Sunday, 2 June 2013

Cycling in New Zealand

It was great catching up with our cycling khakis while we were back in Singapore last month. One of the questions often asked was how cycling in New Zealand like. My answer (very cliche I know),  it depends.

More often than not, we've found it an absolute joy riding in Wellington. Depending on which part of the city, there is quite an extensive design of cycle lanes or bike trails that provide cyclists a dedicated safe path on the road. The Journey Planner is a wonderful resource for planning your cycling routes in Wellington.

We were also very impressed with how much attention to detail was put into educating road users on New Zealand traffic laws and safe driving practices. Check out the Official New Zealand Code for Cyclists published by the New Zealand Transport Agency. 

Here is an extract from the code,
Cycling is a great way to get around and a sport enjoyed by more than a million New Zealanders.
If only three in 100 people took up cycling instead of driving, New Zealand would save more than 1 billion dollars per year! Cycling is the pollution solution that improves your health, increases your productivity at school or work, and enhances the safety of your community.
Every time you ride, you have an opportunity to contribute to a cycle friendly culture. It is important to ride with courtesy and respect for all other cyclists and motorists. Make sure you are visible at all times and clearly show your intentions. Thank other road users when you can. For example, let them know you are happy they waited for you by waving, smiling, or giving them a ‘thumbs up’. This will make sharing the road easier for everyone.
Practise your skills, take care of your bike, follow this code and enjoy a lifetime of cycling through beautiful New Zealand.
We couldn't agree more.

The public transport system here is also very supportive of bicycles. Foldable bicycles are allowed on all buses and trains at any time during the day. Full size bicycles are not allowed on buses at all times but allowed on trains during off peak hours and certain timings during peak hours. The last mile concept could work very well here.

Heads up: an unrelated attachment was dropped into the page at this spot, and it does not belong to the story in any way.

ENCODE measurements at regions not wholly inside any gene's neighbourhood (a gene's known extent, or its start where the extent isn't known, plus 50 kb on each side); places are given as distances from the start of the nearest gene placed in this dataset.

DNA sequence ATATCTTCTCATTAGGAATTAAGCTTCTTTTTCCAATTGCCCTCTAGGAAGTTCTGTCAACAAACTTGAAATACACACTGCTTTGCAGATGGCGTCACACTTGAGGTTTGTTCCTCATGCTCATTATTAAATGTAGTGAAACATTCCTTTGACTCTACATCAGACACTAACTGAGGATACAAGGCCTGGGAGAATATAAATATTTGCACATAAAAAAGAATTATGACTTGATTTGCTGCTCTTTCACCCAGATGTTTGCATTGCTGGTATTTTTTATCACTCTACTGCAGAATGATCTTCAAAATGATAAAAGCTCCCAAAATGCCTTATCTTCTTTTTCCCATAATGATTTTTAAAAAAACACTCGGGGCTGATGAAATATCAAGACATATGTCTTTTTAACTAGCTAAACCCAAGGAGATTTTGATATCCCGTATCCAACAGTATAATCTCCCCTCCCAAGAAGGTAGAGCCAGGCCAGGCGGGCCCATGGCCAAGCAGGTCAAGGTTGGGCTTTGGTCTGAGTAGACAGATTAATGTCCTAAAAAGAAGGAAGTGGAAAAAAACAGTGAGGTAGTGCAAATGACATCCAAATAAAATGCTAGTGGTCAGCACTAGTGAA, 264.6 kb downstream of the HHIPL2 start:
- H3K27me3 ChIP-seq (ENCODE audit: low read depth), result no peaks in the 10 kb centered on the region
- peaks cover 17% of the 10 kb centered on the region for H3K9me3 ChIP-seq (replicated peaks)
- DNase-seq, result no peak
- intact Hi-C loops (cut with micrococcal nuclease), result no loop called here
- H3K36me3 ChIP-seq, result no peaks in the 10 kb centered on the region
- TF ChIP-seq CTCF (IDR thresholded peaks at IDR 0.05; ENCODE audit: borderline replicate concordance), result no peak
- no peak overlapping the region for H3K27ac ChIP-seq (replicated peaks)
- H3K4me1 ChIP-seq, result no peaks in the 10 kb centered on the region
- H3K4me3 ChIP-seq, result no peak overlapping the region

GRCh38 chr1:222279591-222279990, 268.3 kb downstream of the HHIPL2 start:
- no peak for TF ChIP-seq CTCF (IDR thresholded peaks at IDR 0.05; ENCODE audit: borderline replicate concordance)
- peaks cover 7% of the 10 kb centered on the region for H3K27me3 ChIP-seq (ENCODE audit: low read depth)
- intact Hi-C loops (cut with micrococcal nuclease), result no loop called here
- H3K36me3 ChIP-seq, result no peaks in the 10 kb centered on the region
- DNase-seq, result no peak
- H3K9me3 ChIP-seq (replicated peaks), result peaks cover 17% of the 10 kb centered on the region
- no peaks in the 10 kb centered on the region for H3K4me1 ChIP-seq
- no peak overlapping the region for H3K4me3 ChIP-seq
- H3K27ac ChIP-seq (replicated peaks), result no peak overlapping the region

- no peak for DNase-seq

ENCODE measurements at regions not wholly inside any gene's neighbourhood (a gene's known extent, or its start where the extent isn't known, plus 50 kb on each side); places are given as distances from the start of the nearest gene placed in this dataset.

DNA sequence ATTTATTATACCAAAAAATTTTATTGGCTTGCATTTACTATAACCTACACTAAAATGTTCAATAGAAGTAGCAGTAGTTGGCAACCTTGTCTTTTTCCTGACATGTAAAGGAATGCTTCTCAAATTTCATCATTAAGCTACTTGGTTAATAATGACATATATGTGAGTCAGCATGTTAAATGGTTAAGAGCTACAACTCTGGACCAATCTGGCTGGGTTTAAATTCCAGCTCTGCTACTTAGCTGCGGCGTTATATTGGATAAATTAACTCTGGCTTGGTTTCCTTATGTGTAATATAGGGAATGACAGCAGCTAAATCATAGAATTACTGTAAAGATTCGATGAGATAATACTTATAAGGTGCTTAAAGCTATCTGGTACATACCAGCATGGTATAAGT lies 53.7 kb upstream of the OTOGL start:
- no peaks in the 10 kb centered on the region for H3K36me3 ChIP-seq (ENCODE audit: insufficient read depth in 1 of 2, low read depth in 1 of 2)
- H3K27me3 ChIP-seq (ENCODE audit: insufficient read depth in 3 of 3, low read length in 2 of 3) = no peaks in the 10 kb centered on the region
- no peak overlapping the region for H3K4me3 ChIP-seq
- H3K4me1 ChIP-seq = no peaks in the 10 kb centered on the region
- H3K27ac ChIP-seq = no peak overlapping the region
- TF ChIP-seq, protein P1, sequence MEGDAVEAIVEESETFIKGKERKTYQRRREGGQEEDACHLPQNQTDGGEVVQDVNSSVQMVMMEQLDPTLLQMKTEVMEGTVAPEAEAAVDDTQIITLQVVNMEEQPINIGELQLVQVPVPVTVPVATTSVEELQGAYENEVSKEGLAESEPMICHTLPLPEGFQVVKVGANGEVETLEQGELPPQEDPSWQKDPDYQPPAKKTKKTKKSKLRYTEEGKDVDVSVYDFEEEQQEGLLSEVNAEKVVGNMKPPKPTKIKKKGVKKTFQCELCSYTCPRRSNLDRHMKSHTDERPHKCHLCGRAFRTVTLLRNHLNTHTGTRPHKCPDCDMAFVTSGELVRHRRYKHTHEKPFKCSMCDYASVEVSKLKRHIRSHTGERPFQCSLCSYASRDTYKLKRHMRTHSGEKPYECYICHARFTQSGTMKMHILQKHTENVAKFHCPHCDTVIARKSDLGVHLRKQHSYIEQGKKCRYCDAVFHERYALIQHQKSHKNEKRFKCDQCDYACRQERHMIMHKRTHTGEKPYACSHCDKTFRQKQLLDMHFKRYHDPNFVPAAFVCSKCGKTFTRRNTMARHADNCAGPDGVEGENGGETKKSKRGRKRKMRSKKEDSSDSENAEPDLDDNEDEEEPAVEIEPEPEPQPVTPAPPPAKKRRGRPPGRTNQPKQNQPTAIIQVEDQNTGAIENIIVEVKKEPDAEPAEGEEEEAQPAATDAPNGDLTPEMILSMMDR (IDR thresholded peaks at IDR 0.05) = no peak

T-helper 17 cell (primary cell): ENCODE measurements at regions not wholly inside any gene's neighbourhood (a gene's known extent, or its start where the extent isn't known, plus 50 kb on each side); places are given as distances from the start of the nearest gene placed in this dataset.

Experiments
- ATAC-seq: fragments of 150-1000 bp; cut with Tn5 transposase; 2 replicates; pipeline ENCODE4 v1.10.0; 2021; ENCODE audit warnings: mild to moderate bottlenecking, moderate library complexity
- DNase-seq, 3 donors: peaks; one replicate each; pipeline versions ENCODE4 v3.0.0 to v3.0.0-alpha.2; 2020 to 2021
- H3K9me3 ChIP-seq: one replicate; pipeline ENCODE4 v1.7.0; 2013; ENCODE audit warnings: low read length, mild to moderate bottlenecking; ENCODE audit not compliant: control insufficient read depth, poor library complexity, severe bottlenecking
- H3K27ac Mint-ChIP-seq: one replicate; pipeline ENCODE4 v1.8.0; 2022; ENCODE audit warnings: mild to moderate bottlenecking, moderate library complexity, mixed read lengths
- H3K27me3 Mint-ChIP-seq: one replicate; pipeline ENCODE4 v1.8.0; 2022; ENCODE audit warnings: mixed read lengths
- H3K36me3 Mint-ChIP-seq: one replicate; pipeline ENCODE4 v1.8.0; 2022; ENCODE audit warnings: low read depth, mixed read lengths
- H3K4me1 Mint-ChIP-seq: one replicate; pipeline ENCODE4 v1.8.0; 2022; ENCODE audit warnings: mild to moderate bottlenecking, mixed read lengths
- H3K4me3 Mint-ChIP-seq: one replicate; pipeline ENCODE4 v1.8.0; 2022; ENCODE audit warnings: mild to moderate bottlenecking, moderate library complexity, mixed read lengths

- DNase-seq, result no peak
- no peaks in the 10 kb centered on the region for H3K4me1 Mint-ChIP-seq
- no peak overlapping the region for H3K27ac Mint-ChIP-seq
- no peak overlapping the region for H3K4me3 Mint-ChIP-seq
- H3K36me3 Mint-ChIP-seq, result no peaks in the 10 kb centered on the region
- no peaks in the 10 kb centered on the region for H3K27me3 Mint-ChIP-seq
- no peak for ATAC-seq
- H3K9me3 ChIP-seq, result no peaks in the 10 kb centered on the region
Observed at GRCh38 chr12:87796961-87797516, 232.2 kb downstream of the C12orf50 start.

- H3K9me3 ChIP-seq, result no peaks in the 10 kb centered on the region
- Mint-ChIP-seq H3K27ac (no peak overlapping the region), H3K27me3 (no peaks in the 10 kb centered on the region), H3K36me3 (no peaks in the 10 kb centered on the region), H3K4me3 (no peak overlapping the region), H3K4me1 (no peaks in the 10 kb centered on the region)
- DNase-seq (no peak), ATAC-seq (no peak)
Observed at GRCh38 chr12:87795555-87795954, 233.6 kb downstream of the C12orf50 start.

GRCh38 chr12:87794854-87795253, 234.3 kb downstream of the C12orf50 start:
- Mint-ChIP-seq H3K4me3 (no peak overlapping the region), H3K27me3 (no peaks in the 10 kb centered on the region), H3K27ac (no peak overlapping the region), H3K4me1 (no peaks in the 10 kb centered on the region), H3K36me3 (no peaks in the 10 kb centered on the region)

Brommie very much welcomed on board

Foldable chairs that make way for bicycles
I especially like the bicycle priority area. When there is a bike on board, the chairs make way for the bike. Coming from Singapore, that's a sight we're not used to at all.

So what's stopping us from getting on our bikes more often? The climate and terrain. If slopes are friends, Wellington is a very friendly place. Windy Welly did not get her nickname for nothing. Winds can go up to as high as 100km/h and the occasional cold prevailing southerly wind does make you think twice about taking your bike out.

While the cycle lane network is rather extensive, certain parts of the city still do have very narrow lanes. Couple that with impatient drivers, it's not the most ideal for safe cycling. Honking at cyclists while less common here, still do exist! I've seen it.

At the end of the day, it's about being safe and enjoying your ride. New Zealand can certainly be a wonderful place to cycle in, you just have to know where and how.

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